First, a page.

So, with Moore’s law you could get the performance which will show up probably in 2 to 4 years. But looking back to the last 10 years of Intel’s single core performance it grew by 10 to 15%, especially when it comes down to multi core environments where Intel’s chips lose their ability to increase turbo modes on specific cores. On modern Platinum chips they scale very well up to 14-16 cores but using 24 or even more cores you are thrown back to the performance you got 10 years ago with 2GHz… it’s still true, if you need enterprise class systems with a predictable performance and linear scale you have to go with enterprise CPUs like SPARC.
(or Power – did I really say that?)

See the whole presentation from Bill Nesheim, SVP Oracle Solaris Engineering:
Oracle SPARC & Solaris Consistent, Simple, Secure

Oracle Hard Partitioning with Oracle Linux KVM

Just found the official note reading “Oracle Partitioning Policy” that Oracle KVM is now supported as Hard Partitioning (!).
“For sure” it is only supported with Oracle Linux KVM in a “special” documented setup:
Hard Partitioning Implementation with Oracle Linux KVM and Oracle Linux Virtualization Manager

A similar setup like it was on OVM with Xen – a management server called “Oracle Linux Virtualization Manager” with an Oracle script called “olvm-vmcontrol” to set the core pinning on KVM compute nodes.

As it seems it is still like the Xen environment free to use – but if you want support on 3rd party hardware you will have to buy Oracle premier support (not basic); but the KVM manager is listed as a premier supported feature – with OVM Xen you had to buy an own contract for OL and OVM.

These are good news because the Xen implementation will run out of support soon -> MAR2021 premier support for OVM3.x will end.
And as you could see around OOW19 all new products came out with KVM rather than Xen… Oracle Cloud is not running on Xen and EXA-X8M & ODA-X8 where announced running KVM virtualization (only PCA X8 on-prem lags behind which might be changed soon…)

I would say, Xen was ok – but the OVM Manager was horrible… hopefully that will change now with the new “OLVM”…

Hope we will see Solaris 11 x86 support as a guest soon!

locale dilemma

Found for me a new behavior when installing 11.4… some commands are complaining about my locale setting…

root@t7zone01:~# pkg history
Failed to set locale: unsupported locale setting.  Falling back to C.
pkg: Unable to set locale 'de_AT.UTF-8'; locale package may be broken or
not installed.  Reverting to C locale.

pkg: 'ascii' codec can't encode character u'\xdf' in position 8: ordinal not in range(128)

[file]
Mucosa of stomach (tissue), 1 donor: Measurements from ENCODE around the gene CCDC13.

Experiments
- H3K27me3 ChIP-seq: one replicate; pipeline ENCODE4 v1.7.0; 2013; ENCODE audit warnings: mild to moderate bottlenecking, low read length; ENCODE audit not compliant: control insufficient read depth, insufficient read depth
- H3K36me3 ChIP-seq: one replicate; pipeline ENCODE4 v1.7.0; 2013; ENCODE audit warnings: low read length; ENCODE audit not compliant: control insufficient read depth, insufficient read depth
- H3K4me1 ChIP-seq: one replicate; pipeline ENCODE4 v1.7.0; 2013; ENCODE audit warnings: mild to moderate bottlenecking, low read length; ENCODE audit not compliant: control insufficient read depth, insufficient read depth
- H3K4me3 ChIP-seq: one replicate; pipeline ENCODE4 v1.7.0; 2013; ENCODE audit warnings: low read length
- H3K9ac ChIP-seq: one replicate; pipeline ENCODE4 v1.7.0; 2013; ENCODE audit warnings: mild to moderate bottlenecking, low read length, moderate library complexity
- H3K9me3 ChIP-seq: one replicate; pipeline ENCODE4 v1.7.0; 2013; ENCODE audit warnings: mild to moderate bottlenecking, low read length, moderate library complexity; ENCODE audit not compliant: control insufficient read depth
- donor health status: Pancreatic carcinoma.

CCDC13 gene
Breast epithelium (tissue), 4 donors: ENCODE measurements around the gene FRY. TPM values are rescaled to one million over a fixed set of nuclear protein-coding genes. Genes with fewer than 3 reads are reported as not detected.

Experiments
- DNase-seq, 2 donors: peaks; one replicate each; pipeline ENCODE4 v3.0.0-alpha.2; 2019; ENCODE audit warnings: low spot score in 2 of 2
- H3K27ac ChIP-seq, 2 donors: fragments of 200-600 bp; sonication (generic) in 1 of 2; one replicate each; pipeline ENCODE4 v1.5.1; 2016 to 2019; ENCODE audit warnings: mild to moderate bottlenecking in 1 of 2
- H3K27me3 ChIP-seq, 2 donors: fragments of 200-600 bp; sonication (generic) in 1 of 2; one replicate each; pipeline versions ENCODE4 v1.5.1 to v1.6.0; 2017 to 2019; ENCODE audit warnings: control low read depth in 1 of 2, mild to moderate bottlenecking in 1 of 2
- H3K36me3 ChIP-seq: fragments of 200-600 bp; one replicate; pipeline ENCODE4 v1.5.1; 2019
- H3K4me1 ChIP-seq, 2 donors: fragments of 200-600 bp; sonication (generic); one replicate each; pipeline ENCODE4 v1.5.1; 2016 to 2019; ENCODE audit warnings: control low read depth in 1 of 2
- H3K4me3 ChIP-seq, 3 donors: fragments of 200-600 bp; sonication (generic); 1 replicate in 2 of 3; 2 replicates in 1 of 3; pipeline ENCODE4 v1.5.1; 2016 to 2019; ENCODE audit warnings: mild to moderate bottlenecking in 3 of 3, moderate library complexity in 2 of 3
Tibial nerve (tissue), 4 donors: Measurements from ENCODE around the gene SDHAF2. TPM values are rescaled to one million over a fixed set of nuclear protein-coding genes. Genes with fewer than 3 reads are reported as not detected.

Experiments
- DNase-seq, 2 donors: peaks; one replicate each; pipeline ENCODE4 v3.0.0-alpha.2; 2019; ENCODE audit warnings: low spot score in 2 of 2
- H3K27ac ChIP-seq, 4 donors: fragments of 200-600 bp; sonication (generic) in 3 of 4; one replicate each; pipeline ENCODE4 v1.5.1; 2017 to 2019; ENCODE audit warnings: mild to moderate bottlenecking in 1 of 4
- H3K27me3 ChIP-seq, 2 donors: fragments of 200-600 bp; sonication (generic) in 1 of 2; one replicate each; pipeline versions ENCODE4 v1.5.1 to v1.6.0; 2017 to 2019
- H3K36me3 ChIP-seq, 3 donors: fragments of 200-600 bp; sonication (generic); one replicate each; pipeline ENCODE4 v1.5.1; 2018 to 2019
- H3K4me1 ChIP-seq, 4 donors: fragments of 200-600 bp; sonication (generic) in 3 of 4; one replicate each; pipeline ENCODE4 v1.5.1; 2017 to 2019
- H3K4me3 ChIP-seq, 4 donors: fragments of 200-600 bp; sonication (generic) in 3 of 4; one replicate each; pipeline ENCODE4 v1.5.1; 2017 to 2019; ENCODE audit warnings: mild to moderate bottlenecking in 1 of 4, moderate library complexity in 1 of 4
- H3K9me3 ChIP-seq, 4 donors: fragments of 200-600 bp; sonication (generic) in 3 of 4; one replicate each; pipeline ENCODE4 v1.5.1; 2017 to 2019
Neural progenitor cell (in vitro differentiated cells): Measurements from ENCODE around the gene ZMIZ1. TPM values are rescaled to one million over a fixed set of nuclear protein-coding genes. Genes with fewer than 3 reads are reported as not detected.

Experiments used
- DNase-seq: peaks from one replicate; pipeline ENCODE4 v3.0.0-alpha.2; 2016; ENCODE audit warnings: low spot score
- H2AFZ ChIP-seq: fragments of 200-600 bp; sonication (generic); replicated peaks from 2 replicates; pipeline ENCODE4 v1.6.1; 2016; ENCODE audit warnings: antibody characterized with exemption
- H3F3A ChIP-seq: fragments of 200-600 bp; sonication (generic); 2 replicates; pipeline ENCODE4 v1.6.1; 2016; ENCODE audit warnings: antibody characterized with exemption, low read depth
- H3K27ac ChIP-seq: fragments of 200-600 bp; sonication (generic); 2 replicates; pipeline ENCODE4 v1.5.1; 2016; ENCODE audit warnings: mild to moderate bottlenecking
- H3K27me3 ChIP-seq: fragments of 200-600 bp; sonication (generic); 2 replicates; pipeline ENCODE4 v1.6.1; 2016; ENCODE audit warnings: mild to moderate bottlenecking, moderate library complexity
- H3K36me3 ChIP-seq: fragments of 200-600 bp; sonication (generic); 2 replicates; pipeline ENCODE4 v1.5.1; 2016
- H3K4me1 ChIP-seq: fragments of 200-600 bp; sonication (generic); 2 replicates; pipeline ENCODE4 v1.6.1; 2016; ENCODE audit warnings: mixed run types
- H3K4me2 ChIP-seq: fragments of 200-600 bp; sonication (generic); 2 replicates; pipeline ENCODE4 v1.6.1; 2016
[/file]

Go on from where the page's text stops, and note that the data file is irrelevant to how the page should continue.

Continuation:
root@t7zone01:~#
root@t7zone01:~# locale
LANG=de_AT.UTF-8
LC_CTYPE="C"
LC_NUMERIC="C"
LC_TIME="C"
LC_COLLATE="C"
LC_MONETARY="C"
LC_MESSAGES="C"
LC_ALL=
root@t7zone01:~# 
root@dbc01:~# ls /usr/share/locale/
C                 de.UTF-8          de_DE.ISO8859-15  en@boldquot       en_US             it                pt_BR
de                de_DE             de_DE.UTF-8       en@quot           es                ja                zh_CN
de.ISO8859-15     de_DE.ISO8859-1   en                en@shaw           fr                ko                zh_TW
root@dbc01:~# 

Where does that de_AT comes from? During the installation I said I want default “C” nothing else… and its not installed
I found that de_AT on my client! I am running my laptop/mac with de_AT.UTF-8… sitting in Vienna/Austria 😉
Well, Solaris 11.4 comes with OpenSSH, not SunSSH anymore

pressy@PRESSY-MBP:~ # nmap solaris11.3 -p 22 -A
Starting Nmap 7.70 ( https://nmap.org ) at 2019-07-16 17:24 CEST
Nmap scan report for 10.52.72.60
Host is up (0.0035s latency).

PORT   STATE SERVICE VERSION
22/tcp open  ssh     SunSSH 2.4 (protocol 2.0)
| ssh-hostkey:
|   1024 85:d6:64:af:f3:14:1e:4b:86:2a:da:a2:6b:ba:6e:c9 (DSA)
|_  2048 50:bd:1d:d5:98:72:3f:ae:5f:ab:d6:10:a0:aa:8d:82 (RSA)

Service detection performed. Please report any incorrect results at https://nmap.org/submit/ .
Nmap done: 1 IP address (1 host up) scanned in 1.62 seconds
pressy@PRESSY-MBP:~ #
pressy@PRESSY-MBP:~ # nmap solaris11.4 -p 22 -A
Starting Nmap 7.70 ( https://nmap.org ) at 2019-07-16 17:25 CEST
Nmap scan report for 10.52.72.201
Host is up (0.0042s latency).

PORT   STATE SERVICE VERSION
22/tcp open  ssh     OpenSSH 7.7 (protocol 2.0)
| ssh-hostkey:
|   2048 27:ae:7e:e7:5f:70:d0:eb:b9:71:61:f3:eb:c5:bf:7d (RSA)
|_  256 0e:4d:9a:5d:83:00:5d:26:03:e2:1f:8e:3a:2e:ed:f9 (ED25519)